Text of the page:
Why human capital management is business critical in the age of generative AI
28 Jun 2023
ChatGPT reached 100 million users in only two months, so businesses need to make the most of this game-changing technology, but human resource departments must be invested to ensure people are developed and not demotivated.
So much has been written and said about generative artificial intelligence since it exploded into the mainstream when ChatGPT was launched last November. The release of ChatGPT by Open AI in late 2022 has changed the tone of the conversation about AI, which has, over decades, silently become ubiquitous.
ChatGPT, in particular, has captured the public imagination. Consider that it took just two months to reach 100 million users; by comparison, the internet needed seven years to hit that number.
In the heat of debate in an increasingly polarized world, some predict AI as humanity’s savior, others its downfall. The most likely outcome resides in a nuanced middle ground that demands in-depth analysis. Yet, one universal truth persists: human involvement remains integral to the successful development and deployment of AI. In the business context, this centrality of the human element takes on even greater significance.
Indeed, humans are at the heart of any AI developments – and from a business perspective, this is critical to keep front of mind. Generative AI’s ripple effect extends beyond the realm of tech enthusiasts; it is a pivotal issue for leaders, necessitating a clear understanding of its benefits, risks, and implications.
Generative AI empowers employees, enhances efficiency, and fuels creativity. It’s a tool for organizations to bolster their market reach and brand awareness while streamlining internal processes like report writing or information dissemination. Yet, amidst these opportunities lies the challenge of differentiating yourself in a marketplace where such AI is increasingly commonplace.
While AI’s potential is undeniable, apprehensions, particularly surrounding data integrity and implications on employment prospects, linger. According to the World Economic Forum’s Future of Jobs Report 2023, 60% of workers will require upskilling before 2027, yet adequate training opportunities are currently accessible to only half of the workforce. “The highest priority for skills training from 2023-2027 is analytical thinking, which is set to account for 10% of training initiatives, on average,” according to the report published in late April.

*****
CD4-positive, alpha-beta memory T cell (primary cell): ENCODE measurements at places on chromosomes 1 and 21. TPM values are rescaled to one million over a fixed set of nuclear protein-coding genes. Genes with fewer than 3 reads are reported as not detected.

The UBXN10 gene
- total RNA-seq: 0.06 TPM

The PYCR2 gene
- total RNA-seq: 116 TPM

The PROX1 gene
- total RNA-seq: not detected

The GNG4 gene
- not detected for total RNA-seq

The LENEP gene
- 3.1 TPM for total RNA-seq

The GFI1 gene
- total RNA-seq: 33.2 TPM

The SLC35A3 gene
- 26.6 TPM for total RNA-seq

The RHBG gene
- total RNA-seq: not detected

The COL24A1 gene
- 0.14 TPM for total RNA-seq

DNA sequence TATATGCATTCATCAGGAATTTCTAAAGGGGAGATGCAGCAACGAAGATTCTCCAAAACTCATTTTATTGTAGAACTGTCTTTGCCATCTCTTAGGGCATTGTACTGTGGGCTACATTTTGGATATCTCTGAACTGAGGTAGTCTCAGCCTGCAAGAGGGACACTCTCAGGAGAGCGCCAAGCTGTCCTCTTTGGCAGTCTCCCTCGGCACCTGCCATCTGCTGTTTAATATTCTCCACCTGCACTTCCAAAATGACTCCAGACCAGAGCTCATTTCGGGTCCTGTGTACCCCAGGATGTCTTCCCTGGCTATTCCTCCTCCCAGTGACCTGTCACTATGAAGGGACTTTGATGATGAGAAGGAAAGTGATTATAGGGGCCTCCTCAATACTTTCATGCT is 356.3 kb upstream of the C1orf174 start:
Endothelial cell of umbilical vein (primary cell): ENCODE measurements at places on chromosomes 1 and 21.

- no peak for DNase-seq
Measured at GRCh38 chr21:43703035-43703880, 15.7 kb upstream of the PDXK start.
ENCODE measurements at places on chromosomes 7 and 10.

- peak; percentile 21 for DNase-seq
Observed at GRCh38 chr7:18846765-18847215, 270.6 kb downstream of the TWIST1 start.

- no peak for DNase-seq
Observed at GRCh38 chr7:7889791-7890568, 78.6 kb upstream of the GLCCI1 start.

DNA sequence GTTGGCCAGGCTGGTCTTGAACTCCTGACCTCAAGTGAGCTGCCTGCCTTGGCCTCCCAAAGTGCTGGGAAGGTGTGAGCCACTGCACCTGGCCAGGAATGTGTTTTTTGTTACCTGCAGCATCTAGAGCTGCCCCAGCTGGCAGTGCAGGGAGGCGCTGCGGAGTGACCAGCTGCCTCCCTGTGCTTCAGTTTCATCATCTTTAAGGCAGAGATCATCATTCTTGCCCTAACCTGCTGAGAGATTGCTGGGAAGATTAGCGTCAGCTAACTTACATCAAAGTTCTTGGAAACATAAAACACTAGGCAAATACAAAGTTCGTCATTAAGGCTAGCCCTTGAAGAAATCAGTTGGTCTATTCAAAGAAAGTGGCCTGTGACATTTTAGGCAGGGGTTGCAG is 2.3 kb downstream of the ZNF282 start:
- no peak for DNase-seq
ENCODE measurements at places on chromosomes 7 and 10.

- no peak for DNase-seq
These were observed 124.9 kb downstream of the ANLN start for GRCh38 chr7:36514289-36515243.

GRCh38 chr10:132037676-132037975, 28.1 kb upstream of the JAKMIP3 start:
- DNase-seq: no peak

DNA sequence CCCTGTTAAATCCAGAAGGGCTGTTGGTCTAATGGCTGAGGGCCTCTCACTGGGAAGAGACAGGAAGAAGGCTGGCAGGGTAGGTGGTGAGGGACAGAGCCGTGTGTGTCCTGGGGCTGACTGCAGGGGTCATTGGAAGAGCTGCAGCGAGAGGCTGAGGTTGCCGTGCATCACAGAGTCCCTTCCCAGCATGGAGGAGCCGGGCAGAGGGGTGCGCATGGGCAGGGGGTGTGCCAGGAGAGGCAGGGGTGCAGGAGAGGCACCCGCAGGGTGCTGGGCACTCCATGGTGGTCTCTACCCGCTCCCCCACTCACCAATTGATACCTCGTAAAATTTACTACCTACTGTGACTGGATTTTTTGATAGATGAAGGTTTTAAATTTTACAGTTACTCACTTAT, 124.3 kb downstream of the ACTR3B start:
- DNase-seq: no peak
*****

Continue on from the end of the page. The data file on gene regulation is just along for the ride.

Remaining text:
“The second priority for workforce development is to promote creative thinking, which will be the subject of 8% of upskilling initiatives. Training workers to utilize AI and big data ranks third among company skills-training priorities in the next five years and will be prioritised by 42% of surveyed companies.”
Integrated Business Planning (IBP), which Oliver Wight has been championing for decades, is the optimal approach to steer through these transformative times. Using IBP, human resources departments have a pivotal role to play. We advocate for their inclusion in initial decision-making stages and leading workforce strategy based on holistic data and long-term objectives.
This perspective revolves around the core premise of anticipating future capabilities, enabling timely upskilling, and preparing for jobs whose exact nature we are yet to discern.
I feel sorry for HR departments as they are suffering from workplace whiplash. In the last three years, they have needed to cope with and react to ever-changing trends. We have moved through the great resignation, the great reshuffle, quiet quitting, loud quitting, and now there is economic and technological uncertainty to contend with.
Investing in Human Capital
This predicament underscores the urgent need for investment in Human Capital technology today, allowing those responsible for human capital management to better support and develop tomorrow’s workforce.
People-centric planning is not just advisable; it is imperative for future success. The oft-repeated phrase “people are a company’s greatest asset” fails to capture the complete truth. People are the company. And instead of replacing humans, technology can remove mundane tasks, allowing them to embrace their human potential fully. Ultimately, tech developments enable workers to be more human.
In addition to embracing cutting-edge technology, businesses must take a data-driven and holistic approach to human capital management. This requires collecting and analyzing employee data, such as their skills, performance, and engagement. The HR department can then use that data to make better decisions about hiring, training, compensation, and other Human Capital-related matters.
This evolving landscape calls for courageous and open leadership. Leaders need to engage with their workforce, not just in communicating their approach towards new technologies and change management but also in co-creating the future of work.
It’s through this proactive collaboration between humans and machines that businesses can maximize their potential and navigate the uncertainties of the future. The time to prioritize and invest in Human Capital is now – those who do so stand the best chance of success in the rapidly transforming business environment.